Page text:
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Avalanche Advisory

Turnagain Area Avalanche Advisory
Forecaster:   Aleph Johnston-Bloom  
Friday, January 1st 2016
Created: Jan 1st 4:09 am
3 Considerable Alpine / Above 2,500' Travel Advice: Dangerous avalanche conditions. Careful snowpack evaluation, cautious routefinding and conservative decision-making essential.
3 Considerable Treeline / 1,000'-2,500' Travel Advice: Dangerous avalanche conditions. Careful snowpack evaluation, cautious routefinding and conservative decision-making essential.
2 Moderate Below Treeline / Below 1,000' Travel Advice: Heightened avalanche conditions on specific terrain features. Evaluate snow and terrain carefully; identify features of concern.
 Show the Complete North American Avalanche Danger Scale
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Special Announcement

Happy New Year! Filing for the PFD today? Remember The Friends of the CNFAIC is part of PICK.CLICK.GIVE. Your donations are greatly appreciated and integral to making the CNFAIC possible and sustainable. 

Did you make a resolution to get avalanche education in 2016? FCNFAIC is now accepting applications for TWO NEW scholarships! Both scholarships are for avalanche education up to $500. One will be awarded to a snowmachiner and the other to a skier or non-motorized user.

 Please include in your application: name, mailing address, your financial need and how you plan to spread avalanche awareness to your community post-award.  Applications due by 10PM on January 6th.  Please send your applications to chugachavyfriends@gmail.com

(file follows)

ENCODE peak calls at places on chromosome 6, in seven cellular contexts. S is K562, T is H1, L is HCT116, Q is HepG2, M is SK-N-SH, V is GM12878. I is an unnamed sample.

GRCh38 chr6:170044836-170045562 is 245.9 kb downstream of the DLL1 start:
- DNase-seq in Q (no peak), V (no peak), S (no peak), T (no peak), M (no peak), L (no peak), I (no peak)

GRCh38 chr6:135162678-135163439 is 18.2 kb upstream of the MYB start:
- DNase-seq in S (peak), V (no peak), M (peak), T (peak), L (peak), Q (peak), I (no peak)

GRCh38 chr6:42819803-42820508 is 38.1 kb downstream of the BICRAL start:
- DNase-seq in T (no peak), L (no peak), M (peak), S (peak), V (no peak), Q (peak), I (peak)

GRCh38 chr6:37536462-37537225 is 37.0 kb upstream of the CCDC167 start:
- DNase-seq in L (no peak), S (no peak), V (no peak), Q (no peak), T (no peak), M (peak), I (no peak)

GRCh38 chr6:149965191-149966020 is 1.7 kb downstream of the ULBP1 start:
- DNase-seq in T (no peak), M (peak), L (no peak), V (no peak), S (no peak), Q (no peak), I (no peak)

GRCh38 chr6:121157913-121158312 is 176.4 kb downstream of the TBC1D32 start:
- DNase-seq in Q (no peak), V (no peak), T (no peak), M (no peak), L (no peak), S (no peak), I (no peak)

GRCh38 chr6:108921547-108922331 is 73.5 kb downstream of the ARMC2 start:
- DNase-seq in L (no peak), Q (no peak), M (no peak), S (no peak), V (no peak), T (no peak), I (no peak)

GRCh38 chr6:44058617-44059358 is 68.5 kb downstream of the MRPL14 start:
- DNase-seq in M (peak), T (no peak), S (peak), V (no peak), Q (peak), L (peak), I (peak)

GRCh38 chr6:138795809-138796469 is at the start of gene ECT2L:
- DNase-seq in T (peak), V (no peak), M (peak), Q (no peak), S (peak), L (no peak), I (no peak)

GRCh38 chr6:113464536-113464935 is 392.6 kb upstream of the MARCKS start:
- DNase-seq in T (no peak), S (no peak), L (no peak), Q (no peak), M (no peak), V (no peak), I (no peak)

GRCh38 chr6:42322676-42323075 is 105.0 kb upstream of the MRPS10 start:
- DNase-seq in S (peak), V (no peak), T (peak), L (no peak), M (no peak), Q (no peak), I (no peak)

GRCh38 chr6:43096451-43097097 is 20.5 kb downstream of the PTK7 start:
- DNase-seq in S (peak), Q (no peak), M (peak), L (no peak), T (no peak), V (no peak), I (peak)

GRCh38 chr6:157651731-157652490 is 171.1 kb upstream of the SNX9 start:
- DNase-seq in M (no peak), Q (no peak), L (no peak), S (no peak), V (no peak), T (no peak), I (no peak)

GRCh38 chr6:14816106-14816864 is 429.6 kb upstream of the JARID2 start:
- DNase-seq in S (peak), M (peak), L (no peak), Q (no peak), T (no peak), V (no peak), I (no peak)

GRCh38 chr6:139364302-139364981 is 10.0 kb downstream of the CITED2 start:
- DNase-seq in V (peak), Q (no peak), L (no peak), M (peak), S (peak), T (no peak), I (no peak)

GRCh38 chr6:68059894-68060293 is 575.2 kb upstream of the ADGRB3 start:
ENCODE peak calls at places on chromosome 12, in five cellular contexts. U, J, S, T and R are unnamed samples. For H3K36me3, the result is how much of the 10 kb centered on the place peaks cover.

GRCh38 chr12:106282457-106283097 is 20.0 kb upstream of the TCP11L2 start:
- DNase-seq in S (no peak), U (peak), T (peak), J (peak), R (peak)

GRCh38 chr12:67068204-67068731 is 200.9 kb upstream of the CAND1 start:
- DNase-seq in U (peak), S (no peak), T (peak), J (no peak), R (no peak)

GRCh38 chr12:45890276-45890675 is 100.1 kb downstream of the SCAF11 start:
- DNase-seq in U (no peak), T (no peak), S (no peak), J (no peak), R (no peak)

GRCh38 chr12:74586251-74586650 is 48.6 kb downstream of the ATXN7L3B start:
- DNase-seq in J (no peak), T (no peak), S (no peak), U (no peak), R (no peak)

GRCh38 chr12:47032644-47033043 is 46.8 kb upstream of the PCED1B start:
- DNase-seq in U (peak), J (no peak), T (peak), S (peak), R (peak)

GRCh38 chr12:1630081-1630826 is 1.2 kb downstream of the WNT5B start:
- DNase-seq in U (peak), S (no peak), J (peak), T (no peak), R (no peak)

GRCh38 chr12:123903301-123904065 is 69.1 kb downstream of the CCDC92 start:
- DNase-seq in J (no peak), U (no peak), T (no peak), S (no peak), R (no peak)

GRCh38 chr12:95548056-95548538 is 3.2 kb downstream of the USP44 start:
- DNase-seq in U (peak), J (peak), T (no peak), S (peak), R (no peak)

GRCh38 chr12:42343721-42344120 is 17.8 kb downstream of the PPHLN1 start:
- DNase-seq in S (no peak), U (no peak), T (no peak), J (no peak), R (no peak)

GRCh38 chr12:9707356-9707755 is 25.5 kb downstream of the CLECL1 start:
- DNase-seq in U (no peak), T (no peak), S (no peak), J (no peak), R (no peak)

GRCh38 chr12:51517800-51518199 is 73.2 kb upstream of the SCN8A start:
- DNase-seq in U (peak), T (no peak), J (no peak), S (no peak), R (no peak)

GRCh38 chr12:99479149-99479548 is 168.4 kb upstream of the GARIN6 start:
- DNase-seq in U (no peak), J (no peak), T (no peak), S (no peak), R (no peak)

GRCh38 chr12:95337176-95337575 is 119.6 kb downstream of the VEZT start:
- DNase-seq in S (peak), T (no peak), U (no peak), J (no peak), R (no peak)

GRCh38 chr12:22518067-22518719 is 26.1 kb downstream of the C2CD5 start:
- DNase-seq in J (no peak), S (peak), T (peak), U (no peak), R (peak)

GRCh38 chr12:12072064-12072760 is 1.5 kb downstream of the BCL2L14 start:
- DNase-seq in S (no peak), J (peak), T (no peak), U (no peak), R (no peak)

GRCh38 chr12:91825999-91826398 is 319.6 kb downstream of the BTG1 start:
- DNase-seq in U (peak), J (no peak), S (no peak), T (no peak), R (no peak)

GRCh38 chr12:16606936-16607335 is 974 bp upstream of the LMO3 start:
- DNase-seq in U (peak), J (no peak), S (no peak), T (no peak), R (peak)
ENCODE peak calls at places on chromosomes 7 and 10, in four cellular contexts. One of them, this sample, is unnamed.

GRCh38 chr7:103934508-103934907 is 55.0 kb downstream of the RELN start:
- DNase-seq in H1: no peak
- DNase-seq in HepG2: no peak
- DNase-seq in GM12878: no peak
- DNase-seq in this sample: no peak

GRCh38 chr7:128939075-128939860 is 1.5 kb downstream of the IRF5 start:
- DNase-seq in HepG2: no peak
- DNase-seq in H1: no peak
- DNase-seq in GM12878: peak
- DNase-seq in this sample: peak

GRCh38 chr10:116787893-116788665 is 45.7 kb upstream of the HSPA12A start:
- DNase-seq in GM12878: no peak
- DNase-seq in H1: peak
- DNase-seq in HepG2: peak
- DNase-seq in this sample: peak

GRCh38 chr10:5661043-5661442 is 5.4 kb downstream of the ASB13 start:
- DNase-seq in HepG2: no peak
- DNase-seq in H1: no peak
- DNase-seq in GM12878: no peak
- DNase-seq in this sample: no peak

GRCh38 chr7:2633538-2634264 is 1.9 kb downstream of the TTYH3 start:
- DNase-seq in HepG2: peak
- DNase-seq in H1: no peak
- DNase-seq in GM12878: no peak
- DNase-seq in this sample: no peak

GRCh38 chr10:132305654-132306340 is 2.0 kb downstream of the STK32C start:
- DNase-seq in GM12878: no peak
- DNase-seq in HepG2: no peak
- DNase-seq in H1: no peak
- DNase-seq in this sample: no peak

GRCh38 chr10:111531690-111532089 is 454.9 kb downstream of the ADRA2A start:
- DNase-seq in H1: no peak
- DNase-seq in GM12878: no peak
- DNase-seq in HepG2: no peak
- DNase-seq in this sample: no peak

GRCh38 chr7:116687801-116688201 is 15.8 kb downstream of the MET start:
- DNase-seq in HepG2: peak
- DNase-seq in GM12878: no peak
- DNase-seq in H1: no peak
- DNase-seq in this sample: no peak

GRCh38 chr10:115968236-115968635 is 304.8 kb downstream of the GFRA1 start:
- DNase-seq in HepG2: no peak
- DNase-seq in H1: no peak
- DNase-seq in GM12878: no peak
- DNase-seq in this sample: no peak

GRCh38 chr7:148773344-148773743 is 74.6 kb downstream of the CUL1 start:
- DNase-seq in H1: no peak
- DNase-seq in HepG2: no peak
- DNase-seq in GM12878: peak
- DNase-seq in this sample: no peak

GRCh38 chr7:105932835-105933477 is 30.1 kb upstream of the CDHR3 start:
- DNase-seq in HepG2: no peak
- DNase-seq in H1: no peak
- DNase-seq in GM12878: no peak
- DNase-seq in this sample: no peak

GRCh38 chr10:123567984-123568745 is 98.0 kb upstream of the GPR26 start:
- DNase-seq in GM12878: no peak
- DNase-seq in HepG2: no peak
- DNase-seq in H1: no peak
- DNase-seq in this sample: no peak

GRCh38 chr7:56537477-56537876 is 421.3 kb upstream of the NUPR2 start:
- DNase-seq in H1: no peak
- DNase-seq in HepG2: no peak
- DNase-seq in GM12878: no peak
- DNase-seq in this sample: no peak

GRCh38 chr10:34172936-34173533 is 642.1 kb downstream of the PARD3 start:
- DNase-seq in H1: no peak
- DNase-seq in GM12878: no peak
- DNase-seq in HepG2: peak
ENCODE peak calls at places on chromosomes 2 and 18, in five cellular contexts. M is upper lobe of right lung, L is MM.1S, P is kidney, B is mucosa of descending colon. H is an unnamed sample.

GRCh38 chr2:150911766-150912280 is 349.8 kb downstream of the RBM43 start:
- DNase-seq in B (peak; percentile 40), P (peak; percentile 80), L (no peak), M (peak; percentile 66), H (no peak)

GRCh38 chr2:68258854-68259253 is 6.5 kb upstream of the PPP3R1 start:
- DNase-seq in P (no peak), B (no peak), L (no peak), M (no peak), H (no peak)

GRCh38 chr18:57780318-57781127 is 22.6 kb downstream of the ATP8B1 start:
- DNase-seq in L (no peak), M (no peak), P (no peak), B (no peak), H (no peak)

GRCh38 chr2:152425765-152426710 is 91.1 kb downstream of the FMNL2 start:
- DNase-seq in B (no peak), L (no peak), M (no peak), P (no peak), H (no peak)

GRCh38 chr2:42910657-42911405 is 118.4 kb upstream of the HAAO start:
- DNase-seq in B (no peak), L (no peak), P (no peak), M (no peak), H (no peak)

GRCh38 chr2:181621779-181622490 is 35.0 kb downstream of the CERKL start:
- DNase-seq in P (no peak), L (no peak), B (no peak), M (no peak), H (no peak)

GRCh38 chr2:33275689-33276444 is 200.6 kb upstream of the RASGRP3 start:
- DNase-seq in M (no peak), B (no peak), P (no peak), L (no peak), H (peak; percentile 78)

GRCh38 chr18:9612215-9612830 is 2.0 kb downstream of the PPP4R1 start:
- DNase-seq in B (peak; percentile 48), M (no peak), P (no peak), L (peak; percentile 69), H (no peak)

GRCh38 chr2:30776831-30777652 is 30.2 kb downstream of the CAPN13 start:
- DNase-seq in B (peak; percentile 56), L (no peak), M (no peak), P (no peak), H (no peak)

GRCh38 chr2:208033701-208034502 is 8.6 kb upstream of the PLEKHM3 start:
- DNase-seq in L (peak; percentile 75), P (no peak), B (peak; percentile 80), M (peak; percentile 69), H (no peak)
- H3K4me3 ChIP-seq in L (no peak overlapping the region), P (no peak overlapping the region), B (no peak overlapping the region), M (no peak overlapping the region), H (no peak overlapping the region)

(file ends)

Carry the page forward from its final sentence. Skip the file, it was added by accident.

The Friends-CNFAIC board looks forward to hearing from you! 


The Bottom Line

CONSIDERABLE avalanche danger exists both at Treeline and in the Alpine where human triggered windslabs 1-4’ thick are likely on steep wind loaded features. The storm coming in today will bring new snow, rain and wind adding load and building sensitive storm slabs. Natural avalanches will be possible. Cautious route-finding and conservative terrain choices will be important.  Conditions may change rapidly in the afternoon into the evening, when the precipitation instensity is forecasted to be the heaviest. 

MODERATE avalanche danger exists below 1000’ where a larger avalanche from above could run into this elevation band.


Primary Concern

After a break in the stormy weather for most of the day yesterday we are back in it today. The first storm of 2016 could bring another 2 inches of moisture to the advisory area today and tonight as well as ramping up the winds. Rain/snow line is forecasted to be around 1800' again. There will be a variety of storm snow concerns today. Look for signs of instability while traveling: recent avalanches, cracking and whumpfing are all indications that the snowpack is becoming stressed. As always use safe travel protocols and don't linger in runout zones.